The other day, walking through the farmer’s market, I had one of those moments that stops you short in your tracks. I saw an odd sight. I raised a trembling finger and exclaimed — with some rich feeling, I might add — ‘what on earth is that?’
I saw bunches of long frilly green pods sitting next to a whole pile of long frilly green pods. I walked over to the stall where they had already caused a minor stir.
Now The Odd Pantry is no stranger to odd vegetables. It has covered, with delight, the scruffy taro and the anatomical fiddleheads. This one though was new. Completely. At first glance I would have guessed it was a type of seaweed. I could just picture it in great rippling ribbons underwater.
But upon asking the lady of the stall, they turned out to be long beans — yes, legume pods that grow on vines — that had four rows of frills all along the length. Winged beans.
I asked the lady how one would go about eating them.
‘Well,’ she said. Long pause. She looked at me, judging how far to go. ‘Salad, stir-fry.’
Hm. Tight-lipped. The bird was caged but wouldn’t sing. I pressed her for more information. Placing my hand tellingly on my purse, I grilled her for the goods. ‘Out with it,’ I said, noting that she was starting to wilt.
Then it all came tumbling out. She broke off a piece for me to try. Hmm — tastes like — a vegetable. Maybe a fresh green bean of the French sort. ‘Make a paste of garlic and red chili,’ the lady said. ‘I’m Pilipino and that is what we do.’
A man walked up with a cloth shopping bag. ‘You Indian?’ he said to me, waggling his eyebrows. Yes, indeed, I am.
‘You know saag?’ he continues. Eyebrows doing a proper jig, now.
‘Intimately,’ I reply.
‘You cook it like saag!’ he says like a punchline, rifling through the bunch of winged beans.
Hm. I think I’ll stick with what the lady said.
Winged beans (Psophocarpus tetragonolobus)
This has become a habit. The Alemany Farmer’s Market will introduce me to a brand new vegetable that then turns out to be a complete miracle plant, so much so that you would think the Department of Marketing this vegetable is making stuff up. What else can you think about a plant that offers so much?
- Every part of it can be eaten. From a New York Times article: ‘Theodore Hymowitz, an agronomist at the University of Illinois who is a member of the Academy’s panel on the winged bean, said, ”it’s like an ice cream cone – you eat the whole thing.”‘
- Excellent source of vitamins, minerals, protein, calories.
- It can grow in nutrient-poor soils
- The seeds can make a coffee substitute
- The leaves can be a tobacco substitute
- Can produce a milk like soymilk
- The milk from the beans can be fermented into tempeh
- Mushrooms can be grown on the dried pods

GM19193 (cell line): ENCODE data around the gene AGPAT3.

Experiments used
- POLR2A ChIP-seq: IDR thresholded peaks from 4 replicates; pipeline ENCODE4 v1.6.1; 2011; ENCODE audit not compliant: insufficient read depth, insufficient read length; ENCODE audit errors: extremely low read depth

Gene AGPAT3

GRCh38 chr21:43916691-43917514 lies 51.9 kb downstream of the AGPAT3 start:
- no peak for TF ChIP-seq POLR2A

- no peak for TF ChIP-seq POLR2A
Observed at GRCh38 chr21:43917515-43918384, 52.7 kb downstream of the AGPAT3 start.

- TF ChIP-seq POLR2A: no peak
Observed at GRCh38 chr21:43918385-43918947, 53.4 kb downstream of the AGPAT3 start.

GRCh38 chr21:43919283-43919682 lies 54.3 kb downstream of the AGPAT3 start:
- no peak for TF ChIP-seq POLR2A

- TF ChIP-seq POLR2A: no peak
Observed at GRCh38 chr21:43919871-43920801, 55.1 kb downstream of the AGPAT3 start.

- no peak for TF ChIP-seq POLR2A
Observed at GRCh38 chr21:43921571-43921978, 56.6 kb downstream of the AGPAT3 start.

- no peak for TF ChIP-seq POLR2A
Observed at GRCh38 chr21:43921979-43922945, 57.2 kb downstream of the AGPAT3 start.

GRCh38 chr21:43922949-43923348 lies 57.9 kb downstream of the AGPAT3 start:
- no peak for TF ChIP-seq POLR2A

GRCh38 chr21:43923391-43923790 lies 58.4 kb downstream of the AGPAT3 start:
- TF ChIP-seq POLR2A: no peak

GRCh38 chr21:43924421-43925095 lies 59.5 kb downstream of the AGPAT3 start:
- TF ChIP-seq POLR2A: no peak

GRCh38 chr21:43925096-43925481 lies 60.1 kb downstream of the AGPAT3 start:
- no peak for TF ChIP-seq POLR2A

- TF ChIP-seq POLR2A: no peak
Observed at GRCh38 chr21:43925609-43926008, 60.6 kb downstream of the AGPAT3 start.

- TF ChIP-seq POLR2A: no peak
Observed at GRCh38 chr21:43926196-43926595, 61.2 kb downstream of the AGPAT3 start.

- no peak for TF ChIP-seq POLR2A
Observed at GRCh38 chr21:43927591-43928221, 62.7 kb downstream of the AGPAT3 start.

- Can be boiled, roasted, stewed, stir-fried, eaten raw, or in soups
- Can be grown as animal fodder, and used as a cheap source of protein for fish farmed for food
There is also an enduring mystery about winged beans — nobody has found the wild form of it. Given its wonderful qualities it isn’t surprising to find it cultivated in any resource-poor traditional culture that can grow it. It is grown for its roots in Burma, in South East Asia for its pods, in great variety in New Guinea (where the winged bean has developed a fondness for the mountains).
But the wild form of it has never been found. Where is it really from? Some guess Africa because most of its relatives come from there. Some guess New Guinea because it just seems so at home there. Perhaps the wild form has become extinct. Who knows? Entire careers in botany could be made or broken on this one fact. So if you see a wild winged bean growing somewhere out on your travels, call someone!
Winged bean stir-fry
I figured I would stir-fry the winged bean pods using some South East Asian ingredients. Shrimp paste is often used in these cuisines, and I didn’t possess any, so I used anchovies to replace that missing umami flavor. Also, fish sauce. This is a light salty liquid that is extracted from the fermentation of fish. It is a great replacement for soy sauce that can instantly take a dish from tasting Chinese to tasting more tropical, reminiscent of islands and bays and inlets and other such watery waterworlds.
Winged bean stir-fry
- 3-4 cloves garlic
- 1-4 fresh red chilies, or according to taste (use fresh green if you can’t find fresh red, I got mine from my garden)
- a few anchovies (packed in oil)
- 1 pound winged bean pods (green beans or asparagus would make a good substitute)
- 1 tablespoon fish sauce
- 1 – 2 tablespoons oil (I used sesame oil)
Make a paste of the garlic, fresh chilies and anchovies in a mortar and pestle. Takes about 7 minutes, not too bad. Wash, trim and slice the winged beans lengthwise. If you are using green beans or asparagus, just trim them and leave them intact.
Meanwhile heat half the oil in a wide thick-bottomed pan. When it shimmers put in the winged beans. Stir-fry them on high heat for a few minutes until the frills look a little browned. Remove them with a slotted spoon or tongs.
Add the rest of the oil and fry the paste. It will take a few minutes for it to dry out and for the oil to separate. Watch it carefully and use medium heat to make sure it doesn’t burn. Once this is done, put the winged beans back in, add the tablespoon of fish sauce. Stir to coat the beans with the paste and fish sauce, cover for a few minutes to steam before serving.